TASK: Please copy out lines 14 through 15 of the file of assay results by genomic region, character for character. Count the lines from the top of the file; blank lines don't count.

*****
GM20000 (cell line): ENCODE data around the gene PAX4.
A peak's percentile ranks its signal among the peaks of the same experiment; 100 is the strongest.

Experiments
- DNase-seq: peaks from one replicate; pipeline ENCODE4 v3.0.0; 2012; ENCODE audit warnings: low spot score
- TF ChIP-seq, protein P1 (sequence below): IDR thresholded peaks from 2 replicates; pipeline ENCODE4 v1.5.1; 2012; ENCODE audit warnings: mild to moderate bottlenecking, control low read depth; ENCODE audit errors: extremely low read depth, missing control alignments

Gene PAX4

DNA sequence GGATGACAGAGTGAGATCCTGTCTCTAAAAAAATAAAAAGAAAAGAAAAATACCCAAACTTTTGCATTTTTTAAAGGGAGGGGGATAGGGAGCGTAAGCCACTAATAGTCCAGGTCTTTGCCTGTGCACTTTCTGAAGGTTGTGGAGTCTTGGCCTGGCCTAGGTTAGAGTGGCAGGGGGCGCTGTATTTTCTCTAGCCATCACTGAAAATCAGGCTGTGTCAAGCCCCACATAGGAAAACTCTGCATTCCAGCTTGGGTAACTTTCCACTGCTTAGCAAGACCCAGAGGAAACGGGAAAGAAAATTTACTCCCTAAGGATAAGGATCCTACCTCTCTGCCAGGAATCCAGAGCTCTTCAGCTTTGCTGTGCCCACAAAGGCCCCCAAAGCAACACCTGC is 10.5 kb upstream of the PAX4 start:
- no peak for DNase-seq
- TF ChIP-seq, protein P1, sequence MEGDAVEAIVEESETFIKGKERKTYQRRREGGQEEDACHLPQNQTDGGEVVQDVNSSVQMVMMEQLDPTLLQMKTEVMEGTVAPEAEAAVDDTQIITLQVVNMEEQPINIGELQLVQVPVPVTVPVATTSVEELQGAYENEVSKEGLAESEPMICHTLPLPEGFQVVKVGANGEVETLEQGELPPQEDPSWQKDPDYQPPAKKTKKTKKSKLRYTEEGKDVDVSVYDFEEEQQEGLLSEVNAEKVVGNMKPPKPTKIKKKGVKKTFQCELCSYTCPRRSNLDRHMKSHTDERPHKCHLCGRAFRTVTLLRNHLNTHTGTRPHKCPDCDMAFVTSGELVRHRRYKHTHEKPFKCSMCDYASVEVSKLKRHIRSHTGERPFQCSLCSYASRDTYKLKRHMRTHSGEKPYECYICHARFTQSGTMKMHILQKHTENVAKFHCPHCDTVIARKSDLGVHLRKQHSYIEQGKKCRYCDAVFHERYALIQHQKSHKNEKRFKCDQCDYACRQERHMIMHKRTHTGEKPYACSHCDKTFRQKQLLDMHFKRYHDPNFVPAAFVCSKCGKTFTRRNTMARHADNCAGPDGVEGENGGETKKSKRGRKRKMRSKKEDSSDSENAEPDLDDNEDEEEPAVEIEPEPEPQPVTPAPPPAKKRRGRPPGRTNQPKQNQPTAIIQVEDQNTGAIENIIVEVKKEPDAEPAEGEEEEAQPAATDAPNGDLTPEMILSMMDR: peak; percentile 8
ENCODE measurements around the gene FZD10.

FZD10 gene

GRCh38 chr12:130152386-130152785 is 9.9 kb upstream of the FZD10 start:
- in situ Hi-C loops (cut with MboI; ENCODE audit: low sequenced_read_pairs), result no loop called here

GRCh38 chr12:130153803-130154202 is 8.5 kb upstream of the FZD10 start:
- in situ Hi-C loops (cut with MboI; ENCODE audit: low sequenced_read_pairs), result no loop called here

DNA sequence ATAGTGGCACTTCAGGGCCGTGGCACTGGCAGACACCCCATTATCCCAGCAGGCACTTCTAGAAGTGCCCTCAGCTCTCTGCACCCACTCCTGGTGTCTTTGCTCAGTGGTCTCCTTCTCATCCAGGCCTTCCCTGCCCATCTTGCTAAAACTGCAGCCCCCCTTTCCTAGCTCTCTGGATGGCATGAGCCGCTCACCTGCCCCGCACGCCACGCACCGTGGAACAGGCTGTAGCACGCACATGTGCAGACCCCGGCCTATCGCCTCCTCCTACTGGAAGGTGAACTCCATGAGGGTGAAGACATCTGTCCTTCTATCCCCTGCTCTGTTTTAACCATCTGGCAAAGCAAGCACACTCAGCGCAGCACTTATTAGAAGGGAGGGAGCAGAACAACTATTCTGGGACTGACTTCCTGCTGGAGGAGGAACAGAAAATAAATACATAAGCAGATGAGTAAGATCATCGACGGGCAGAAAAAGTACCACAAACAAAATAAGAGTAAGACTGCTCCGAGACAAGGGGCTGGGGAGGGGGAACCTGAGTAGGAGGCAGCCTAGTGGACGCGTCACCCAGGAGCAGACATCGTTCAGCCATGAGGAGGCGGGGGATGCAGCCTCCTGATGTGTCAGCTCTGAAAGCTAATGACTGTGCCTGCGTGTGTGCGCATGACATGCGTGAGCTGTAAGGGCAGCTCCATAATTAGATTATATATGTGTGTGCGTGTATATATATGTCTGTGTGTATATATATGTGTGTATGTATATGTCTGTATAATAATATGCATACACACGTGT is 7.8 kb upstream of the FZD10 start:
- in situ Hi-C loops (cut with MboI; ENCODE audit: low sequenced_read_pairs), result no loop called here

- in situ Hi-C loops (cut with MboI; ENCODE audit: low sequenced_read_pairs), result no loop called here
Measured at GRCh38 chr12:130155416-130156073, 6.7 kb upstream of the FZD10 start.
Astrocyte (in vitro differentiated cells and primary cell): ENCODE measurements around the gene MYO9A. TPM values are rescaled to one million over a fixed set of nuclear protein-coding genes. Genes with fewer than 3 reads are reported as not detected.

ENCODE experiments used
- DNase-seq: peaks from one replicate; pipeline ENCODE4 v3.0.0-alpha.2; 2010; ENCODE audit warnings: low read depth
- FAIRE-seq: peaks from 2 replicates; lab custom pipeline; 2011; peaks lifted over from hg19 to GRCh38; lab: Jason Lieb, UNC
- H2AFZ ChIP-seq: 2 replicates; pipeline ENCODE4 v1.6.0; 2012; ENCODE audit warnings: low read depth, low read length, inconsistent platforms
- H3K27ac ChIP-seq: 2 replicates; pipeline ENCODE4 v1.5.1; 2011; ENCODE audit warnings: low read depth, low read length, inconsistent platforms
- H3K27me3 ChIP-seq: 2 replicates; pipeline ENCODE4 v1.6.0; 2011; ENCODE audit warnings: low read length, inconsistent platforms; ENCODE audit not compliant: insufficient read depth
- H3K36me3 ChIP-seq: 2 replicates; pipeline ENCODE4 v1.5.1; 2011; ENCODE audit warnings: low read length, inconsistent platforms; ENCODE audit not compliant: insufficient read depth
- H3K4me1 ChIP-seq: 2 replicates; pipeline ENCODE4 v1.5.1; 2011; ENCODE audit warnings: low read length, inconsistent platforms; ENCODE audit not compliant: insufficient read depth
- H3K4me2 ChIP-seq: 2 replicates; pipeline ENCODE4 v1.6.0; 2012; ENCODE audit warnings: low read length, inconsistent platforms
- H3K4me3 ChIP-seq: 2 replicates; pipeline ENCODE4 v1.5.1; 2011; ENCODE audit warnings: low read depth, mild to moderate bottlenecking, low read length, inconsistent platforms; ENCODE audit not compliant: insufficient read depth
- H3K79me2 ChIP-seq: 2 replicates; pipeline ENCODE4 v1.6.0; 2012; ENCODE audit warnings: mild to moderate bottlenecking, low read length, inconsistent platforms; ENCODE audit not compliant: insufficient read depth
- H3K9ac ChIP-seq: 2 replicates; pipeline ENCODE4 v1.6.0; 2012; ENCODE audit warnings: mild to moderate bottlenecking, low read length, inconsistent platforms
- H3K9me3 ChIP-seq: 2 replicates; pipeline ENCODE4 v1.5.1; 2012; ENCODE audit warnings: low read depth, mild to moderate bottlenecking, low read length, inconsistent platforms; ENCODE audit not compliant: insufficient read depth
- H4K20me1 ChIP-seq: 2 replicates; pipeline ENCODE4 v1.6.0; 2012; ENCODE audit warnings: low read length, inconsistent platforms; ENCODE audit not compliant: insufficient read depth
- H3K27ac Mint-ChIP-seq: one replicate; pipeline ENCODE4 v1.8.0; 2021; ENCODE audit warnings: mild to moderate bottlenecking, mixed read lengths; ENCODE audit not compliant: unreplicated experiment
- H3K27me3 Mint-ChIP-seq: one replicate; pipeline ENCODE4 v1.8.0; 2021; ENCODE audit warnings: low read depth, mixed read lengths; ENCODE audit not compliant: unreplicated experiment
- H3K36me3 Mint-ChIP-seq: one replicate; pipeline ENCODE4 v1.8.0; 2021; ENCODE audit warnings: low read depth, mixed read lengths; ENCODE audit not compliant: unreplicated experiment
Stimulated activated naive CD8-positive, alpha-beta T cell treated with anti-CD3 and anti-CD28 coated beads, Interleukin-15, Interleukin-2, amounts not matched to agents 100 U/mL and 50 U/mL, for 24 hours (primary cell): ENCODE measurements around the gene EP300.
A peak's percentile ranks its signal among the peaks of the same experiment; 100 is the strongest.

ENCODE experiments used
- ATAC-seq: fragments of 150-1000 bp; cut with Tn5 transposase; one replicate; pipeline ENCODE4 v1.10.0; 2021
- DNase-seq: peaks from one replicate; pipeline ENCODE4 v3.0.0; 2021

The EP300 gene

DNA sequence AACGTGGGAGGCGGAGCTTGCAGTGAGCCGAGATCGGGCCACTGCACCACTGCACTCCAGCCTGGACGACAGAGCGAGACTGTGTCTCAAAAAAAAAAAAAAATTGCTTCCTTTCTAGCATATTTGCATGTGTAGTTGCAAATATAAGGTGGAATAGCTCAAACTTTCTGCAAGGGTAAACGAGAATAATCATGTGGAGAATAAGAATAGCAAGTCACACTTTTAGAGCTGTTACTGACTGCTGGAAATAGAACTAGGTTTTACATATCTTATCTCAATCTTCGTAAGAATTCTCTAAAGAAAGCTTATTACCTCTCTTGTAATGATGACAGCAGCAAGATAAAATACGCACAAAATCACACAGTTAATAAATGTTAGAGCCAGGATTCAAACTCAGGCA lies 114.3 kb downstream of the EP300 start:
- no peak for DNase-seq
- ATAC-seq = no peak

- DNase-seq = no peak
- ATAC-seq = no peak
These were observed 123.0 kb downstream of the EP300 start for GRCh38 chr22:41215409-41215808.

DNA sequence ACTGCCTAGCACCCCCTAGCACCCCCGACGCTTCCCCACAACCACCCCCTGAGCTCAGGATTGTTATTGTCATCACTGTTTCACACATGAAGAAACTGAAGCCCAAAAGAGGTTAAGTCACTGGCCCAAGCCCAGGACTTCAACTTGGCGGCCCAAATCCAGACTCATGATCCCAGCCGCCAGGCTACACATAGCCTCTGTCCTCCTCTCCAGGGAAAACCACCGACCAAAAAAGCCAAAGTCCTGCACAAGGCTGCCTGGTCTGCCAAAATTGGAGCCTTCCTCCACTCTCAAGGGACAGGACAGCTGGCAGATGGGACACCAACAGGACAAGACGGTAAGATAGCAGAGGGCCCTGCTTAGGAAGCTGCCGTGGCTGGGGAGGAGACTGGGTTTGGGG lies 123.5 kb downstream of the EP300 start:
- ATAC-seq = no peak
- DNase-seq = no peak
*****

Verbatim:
GRCh38 chr12:130153803-130154202 is 8.5 kb upstream of the FZD10 start:
- in situ Hi-C loops (cut with MboI; ENCODE audit: low sequenced_read_pairs), result no loop called here